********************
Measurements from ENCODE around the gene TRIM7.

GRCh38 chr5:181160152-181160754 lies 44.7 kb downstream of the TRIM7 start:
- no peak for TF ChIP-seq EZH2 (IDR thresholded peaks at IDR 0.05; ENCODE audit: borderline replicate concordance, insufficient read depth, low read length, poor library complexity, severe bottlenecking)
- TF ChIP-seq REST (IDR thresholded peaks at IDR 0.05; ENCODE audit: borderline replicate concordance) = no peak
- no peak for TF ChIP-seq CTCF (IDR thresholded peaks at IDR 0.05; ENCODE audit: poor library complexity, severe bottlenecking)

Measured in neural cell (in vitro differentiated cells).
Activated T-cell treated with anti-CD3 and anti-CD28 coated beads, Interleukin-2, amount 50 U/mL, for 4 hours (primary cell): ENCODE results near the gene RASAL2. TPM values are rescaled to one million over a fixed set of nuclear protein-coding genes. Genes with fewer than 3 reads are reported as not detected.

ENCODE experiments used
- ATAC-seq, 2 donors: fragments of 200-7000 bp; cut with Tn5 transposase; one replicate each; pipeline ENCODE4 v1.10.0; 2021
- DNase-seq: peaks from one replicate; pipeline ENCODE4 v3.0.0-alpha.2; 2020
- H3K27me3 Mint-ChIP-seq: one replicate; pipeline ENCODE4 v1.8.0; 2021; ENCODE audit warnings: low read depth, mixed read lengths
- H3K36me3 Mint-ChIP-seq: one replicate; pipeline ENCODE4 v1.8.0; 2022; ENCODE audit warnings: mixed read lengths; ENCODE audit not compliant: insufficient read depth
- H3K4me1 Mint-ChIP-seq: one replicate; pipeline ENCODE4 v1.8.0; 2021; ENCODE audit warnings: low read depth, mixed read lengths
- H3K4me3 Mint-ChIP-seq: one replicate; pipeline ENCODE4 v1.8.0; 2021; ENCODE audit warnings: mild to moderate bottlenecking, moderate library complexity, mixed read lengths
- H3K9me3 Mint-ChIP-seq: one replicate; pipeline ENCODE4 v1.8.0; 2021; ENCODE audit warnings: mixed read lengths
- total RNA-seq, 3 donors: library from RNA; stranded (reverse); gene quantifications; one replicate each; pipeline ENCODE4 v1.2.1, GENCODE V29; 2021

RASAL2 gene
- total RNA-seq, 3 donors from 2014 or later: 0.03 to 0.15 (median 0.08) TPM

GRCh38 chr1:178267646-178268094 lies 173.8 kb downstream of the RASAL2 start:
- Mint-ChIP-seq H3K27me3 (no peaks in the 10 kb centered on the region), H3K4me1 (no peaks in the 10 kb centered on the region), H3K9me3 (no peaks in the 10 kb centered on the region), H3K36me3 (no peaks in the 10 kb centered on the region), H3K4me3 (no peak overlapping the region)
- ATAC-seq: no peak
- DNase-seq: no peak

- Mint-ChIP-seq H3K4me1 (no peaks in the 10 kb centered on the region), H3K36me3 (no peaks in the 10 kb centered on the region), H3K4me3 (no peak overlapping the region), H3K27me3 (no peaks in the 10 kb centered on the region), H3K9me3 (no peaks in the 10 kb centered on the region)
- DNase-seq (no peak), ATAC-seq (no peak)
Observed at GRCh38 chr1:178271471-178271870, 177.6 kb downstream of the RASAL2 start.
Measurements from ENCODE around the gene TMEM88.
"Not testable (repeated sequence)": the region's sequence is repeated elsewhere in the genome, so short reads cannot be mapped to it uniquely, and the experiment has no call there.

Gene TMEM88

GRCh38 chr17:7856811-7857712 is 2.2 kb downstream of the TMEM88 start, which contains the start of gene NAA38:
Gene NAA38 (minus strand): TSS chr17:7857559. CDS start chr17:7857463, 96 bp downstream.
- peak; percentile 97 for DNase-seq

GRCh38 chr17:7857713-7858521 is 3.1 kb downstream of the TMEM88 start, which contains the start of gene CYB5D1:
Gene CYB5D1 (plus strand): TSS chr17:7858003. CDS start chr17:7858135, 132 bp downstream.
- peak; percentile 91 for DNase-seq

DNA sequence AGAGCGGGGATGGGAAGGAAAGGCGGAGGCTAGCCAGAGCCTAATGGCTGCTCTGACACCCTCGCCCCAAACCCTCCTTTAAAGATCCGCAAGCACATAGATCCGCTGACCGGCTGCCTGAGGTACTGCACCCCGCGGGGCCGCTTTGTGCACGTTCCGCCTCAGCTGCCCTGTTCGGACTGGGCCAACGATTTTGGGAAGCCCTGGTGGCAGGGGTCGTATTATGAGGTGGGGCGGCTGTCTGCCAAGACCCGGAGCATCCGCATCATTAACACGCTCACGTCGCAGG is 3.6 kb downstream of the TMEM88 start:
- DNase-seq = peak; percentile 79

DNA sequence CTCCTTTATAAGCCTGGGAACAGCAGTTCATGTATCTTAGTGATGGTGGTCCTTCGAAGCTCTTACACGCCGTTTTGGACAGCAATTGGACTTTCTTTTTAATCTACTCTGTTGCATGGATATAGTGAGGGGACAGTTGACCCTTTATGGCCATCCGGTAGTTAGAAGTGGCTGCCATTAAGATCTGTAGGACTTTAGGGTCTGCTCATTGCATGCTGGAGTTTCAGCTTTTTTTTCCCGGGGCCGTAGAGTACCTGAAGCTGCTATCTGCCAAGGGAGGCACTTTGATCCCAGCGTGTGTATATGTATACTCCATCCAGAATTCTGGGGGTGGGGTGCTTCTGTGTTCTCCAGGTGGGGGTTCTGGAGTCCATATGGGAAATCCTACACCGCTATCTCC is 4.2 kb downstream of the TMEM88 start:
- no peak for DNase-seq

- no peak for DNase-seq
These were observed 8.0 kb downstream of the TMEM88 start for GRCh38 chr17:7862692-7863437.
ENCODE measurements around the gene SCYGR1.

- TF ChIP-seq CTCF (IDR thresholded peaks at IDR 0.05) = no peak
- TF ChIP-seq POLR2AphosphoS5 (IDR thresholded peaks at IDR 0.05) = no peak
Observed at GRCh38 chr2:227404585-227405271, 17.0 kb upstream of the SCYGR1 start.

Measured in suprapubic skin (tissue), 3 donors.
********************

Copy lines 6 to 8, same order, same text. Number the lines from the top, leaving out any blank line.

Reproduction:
Measured in neural cell (in vitro differentiated cells).
Activated T-cell treated with anti-CD3 and anti-CD28 coated beads, Interleukin-2, amount 50 U/mL, for 4 hours (primary cell): ENCODE results near the gene RASAL2. TPM values are rescaled to one million over a fixed set of nuclear protein-coding genes. Genes with fewer than 3 reads are reported as not detected.

ENCODE experiments used